This Week in Ontario Edublogs

It’s the time of year when teachers just hate walking into Walmart or Zellers or Staples or any of the other places with their “Back to School” sales.  Summer is only half over!

Yet, some Ontario Edubloggers continue to keep learning and sharing via their excellent blogs.  Here’s some of what I enjoyed reading this week.


As I posted yesterday, Paul Cornies has revived the Quoteflections blog.  In a world where so many blogs can look the same, this one really stands out.  Inspiring quotations, thoughtful and yet quick to read can serve as morning inspiration to anyone who cares to drop by.  Paul’s latest entry is titled “Listen Generously”.  In a world where people are quick to shoot from the hip, a reminder that it’s always good to listen is great advice.


Big Ideas” is a newly added blog to the collection of Ontario Edubloggers.  Deborah McCallum seems to be a pretty regular blogger sharing some thoughts, research, and inspiration to ponder.

Her latest entry talked about how to make your school and libraries inviting for students and, indeed, to any person entering the school.  I like the list of things that she’s offered.

One extra thought that comes to mind immediately is the humble blog.  She does make reference to websites, Facebook, newsletters, etc. as communication vehicles.  In addition to all of this, I think that it’s really important that the principal steps to the keyboard and blogs her/himself.  Too often, communication is expected solely of classroom teachers.  However, if we believe that the principal is the principal teacher of the school, there thoughts and philosophies should be front and centre.  More than just when the next hotdog day will be, it’s important that the entire community knows why certain strategic educational decisions are made.

When you blog, you can really open your sole and let every reader know exactly who and what you are.  Isn’t that the way to make this the most welcoming?


Alanna King and I have crossed paths quite a bit over the last few years.  She blogs at threadbarebeauty and is already thinking of the Media Arts class that she’ll have for the fall.  Recently, she dropped by the Visual.ly website to take a look at the infographics that are available for users.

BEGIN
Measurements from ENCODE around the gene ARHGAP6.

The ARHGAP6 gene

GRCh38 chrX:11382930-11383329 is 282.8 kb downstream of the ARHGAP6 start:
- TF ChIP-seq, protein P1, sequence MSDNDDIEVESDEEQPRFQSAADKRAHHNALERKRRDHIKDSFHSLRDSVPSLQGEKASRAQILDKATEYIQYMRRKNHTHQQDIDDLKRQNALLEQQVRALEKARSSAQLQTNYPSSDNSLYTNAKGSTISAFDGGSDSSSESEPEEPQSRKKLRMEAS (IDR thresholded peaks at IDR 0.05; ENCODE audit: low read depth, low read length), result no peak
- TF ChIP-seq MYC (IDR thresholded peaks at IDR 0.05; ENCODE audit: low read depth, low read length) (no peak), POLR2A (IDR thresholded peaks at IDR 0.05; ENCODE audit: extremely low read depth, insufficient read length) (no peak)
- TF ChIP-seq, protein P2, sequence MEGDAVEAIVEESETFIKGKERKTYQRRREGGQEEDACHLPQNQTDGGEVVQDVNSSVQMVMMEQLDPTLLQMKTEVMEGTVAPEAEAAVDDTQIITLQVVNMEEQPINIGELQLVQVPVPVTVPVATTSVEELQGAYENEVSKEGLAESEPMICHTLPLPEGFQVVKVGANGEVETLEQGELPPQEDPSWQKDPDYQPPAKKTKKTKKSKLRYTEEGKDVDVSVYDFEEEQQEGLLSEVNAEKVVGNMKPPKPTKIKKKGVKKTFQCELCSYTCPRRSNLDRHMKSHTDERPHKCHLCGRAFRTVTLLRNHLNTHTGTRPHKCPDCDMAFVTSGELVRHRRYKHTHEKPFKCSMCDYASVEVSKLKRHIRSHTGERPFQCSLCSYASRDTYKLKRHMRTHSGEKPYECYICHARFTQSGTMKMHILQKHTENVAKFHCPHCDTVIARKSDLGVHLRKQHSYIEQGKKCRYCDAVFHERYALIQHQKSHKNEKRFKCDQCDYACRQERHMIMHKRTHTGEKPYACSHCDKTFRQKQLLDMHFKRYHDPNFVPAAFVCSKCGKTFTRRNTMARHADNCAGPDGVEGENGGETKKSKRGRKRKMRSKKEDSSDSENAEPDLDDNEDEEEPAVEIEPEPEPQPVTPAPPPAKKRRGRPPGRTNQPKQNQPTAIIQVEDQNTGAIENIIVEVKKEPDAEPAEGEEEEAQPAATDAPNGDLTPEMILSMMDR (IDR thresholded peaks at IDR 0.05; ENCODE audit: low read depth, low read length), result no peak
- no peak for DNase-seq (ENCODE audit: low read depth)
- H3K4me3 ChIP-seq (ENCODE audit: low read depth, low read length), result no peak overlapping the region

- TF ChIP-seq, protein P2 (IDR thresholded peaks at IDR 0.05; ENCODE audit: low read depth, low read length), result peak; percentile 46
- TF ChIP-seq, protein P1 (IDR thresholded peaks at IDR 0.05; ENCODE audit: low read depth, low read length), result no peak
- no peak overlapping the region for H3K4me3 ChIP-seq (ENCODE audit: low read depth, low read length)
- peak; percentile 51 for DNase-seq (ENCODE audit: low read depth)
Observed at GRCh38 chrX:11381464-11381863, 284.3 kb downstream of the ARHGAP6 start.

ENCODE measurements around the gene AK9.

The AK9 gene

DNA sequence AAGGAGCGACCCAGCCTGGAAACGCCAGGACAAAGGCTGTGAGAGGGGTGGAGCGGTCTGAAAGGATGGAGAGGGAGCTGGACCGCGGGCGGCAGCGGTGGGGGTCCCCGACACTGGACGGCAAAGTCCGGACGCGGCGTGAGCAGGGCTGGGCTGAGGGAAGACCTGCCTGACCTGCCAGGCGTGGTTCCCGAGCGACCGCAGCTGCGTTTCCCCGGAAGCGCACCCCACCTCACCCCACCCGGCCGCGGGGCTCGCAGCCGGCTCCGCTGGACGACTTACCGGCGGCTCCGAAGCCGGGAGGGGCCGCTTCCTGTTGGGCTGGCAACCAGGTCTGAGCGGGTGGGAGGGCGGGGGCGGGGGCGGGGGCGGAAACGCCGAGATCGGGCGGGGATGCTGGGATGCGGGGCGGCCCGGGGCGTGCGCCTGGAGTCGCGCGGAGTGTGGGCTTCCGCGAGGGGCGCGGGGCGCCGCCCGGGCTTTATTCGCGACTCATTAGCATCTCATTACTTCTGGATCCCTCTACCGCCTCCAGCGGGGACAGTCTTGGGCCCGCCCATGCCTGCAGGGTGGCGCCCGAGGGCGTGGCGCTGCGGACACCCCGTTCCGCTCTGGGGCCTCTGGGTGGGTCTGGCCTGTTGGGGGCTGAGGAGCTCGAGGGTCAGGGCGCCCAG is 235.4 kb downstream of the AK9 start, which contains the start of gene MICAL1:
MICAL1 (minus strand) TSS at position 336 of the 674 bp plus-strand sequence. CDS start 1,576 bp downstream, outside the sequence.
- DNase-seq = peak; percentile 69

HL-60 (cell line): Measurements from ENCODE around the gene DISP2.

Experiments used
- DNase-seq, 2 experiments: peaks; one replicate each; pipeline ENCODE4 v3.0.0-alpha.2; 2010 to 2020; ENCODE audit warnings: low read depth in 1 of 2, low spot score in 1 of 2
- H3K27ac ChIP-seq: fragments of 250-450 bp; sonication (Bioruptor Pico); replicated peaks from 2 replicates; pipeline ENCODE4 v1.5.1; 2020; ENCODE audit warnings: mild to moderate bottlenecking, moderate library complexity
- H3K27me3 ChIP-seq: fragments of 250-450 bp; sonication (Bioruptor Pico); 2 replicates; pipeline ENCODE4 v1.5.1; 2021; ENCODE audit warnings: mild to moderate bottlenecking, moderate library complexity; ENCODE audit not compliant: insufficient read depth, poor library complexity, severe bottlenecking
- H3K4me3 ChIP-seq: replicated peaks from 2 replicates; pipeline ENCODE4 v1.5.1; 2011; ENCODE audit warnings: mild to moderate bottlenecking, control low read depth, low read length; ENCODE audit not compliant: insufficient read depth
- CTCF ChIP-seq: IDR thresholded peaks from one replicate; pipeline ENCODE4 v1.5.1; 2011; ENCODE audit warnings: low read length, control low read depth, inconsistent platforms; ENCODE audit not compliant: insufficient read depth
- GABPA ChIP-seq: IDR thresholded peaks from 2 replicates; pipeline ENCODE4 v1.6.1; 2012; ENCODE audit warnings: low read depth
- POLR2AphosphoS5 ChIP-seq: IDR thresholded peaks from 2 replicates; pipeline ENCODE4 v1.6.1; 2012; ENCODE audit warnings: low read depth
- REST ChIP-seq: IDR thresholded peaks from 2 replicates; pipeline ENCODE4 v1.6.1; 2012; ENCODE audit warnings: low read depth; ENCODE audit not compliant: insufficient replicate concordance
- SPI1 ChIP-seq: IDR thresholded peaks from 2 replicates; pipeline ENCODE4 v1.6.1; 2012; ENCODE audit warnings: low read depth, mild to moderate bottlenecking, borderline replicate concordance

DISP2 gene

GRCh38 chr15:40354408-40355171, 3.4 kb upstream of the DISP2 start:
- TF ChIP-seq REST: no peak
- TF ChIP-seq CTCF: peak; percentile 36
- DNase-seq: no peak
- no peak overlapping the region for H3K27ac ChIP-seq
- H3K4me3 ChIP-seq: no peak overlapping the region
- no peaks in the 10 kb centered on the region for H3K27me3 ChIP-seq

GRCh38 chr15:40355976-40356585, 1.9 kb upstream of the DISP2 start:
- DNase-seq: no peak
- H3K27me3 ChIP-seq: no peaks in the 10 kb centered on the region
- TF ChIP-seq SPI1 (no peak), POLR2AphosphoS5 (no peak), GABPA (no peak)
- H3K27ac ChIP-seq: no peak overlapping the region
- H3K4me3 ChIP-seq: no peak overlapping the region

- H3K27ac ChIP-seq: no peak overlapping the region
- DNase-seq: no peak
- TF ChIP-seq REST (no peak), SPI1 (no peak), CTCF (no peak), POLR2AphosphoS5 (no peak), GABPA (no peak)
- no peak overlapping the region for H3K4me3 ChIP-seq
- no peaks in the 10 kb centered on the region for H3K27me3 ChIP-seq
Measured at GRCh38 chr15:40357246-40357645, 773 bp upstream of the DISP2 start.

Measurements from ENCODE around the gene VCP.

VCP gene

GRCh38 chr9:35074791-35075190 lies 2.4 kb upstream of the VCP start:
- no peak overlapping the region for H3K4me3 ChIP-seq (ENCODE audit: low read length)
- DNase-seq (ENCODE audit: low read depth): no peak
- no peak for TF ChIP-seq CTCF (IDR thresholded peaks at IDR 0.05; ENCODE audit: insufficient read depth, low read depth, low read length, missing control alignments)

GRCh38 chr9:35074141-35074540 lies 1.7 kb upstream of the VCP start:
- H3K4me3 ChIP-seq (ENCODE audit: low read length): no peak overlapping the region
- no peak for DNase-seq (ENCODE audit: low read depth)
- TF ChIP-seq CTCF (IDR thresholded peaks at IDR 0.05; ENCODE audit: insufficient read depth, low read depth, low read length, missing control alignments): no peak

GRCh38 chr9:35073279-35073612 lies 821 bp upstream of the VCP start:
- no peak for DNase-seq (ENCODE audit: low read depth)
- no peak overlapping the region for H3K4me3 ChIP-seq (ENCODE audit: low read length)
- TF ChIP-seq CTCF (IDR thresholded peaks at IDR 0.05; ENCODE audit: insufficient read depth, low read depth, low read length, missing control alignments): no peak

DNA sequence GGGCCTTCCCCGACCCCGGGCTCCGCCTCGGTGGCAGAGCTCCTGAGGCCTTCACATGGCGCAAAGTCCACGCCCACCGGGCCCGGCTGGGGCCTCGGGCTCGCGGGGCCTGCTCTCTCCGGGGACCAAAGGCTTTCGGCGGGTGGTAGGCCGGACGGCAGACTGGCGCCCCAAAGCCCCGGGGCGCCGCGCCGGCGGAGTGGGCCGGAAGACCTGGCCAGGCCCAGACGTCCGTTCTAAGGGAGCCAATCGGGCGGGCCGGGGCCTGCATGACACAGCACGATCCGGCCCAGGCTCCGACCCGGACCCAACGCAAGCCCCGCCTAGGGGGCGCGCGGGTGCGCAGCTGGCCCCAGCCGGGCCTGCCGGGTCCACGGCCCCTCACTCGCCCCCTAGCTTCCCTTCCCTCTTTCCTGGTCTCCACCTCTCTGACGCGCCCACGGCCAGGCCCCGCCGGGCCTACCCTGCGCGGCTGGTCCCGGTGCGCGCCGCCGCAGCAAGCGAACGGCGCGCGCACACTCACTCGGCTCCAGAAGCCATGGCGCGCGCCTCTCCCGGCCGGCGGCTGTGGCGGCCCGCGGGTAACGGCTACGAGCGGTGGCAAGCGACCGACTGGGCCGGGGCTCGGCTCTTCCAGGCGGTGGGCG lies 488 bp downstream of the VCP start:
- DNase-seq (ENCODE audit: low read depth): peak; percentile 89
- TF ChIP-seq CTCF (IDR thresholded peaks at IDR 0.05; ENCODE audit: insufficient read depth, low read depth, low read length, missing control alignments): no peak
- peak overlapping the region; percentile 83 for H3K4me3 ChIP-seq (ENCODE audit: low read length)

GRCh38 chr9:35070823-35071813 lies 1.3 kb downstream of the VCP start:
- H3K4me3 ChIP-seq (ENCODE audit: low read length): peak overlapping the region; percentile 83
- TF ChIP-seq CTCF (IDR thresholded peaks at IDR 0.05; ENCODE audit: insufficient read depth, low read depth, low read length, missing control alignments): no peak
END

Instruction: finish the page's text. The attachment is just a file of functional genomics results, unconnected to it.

She created and shared the Facebook Monster that she is.  In addition to the engaging graphics, it does pull some interesting statistics about the user based upon their activities and their participation on the social networking service.

This would absolutely be very relevant for secondary school students who likely all have their own accounts.  I could see a terrific activity creating individual infographics and then analysing each others.  Then, I would toss in the infographic that I shared earlier from Mashable reporting that there are 83 Million Fake Facebook accounts.  It reinforces the always solid advice of “choosing your friends wisely”.


Sheila Stewart was doing a little out loud questioning about the “Value of Connecting”.

There are days when I go along and erroneously make the assumption that everyone “gets it”.  Her post served to remind me that nothing could be further from the truth.  There are so many that are not connected in the same way as we, gentle blog reader.  So, how do you convince others that this is a good thing.

It’s the question that I’m sure that all of us have had to address.  You’re at the computer and some one asks “What are you doing?”  You reply “I’m updating my Twitter account”.  The response “Oh, sharing your breakfast again?”  There is just so much negative that could be focused on – how do you convince the new person of the value?  It’s not a question that easily answered.  If you do, I would sure like to know!


Great content.  Thanks to those who continue to share via their blogs.  You can read these and all the Ontario Edublogger’s efforts by accessing the LiveBinder keeping track.

And, if you’re an Ontario Edublogger and not on the list, please complete the form and you soon will be.

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5 thoughts on “This Week in Ontario Edublogs”

  1. I was just having a look through the edublog listings. Considering the politics surrounding education this summer, I’m surprised more (any?) teachers aren’t blogging about it. Is an edublog still an edublog if it looks beyond the classroom at the political situation in which education finds itself?

    There seems to be a studious denial of the large political actions that will have a profound effect on every classroom in the province. It reminds me of a tweet from a couple of nights ago:

    @melaniemcbride
    classroom2.0 doesn’t take the summer off, nor weekends or evenings. ceaseless immaterial labour knows nothing of play, or chilled beer

    … or even politics directly related to the field. Those blinders that aim edublogs at the classroom and nothing else suggest that Melanie’s acerbic assessment of the web-addled teacher in permanent PD is true. Web2.0 is a straightjacket that many teachers appear to live in 24/7.

    At my recent AQ, the new teachers all said that they actively avoid web2.0 because it loses them credibility with the old-school admins hiring them, and they are terrified of one of their 20-something friends posting pictures that would get them fired. Perhaps it saves them something else in the process. Our online selves aren’t ourselves if we only ever put on our Mr or Ms Teacher faces when we’re on there. Your online self shouldn’t preclude you from offering up an honest, heartfelt, well thought opinion, even if you’re a teacher, yet it seems to for too many.

    Like

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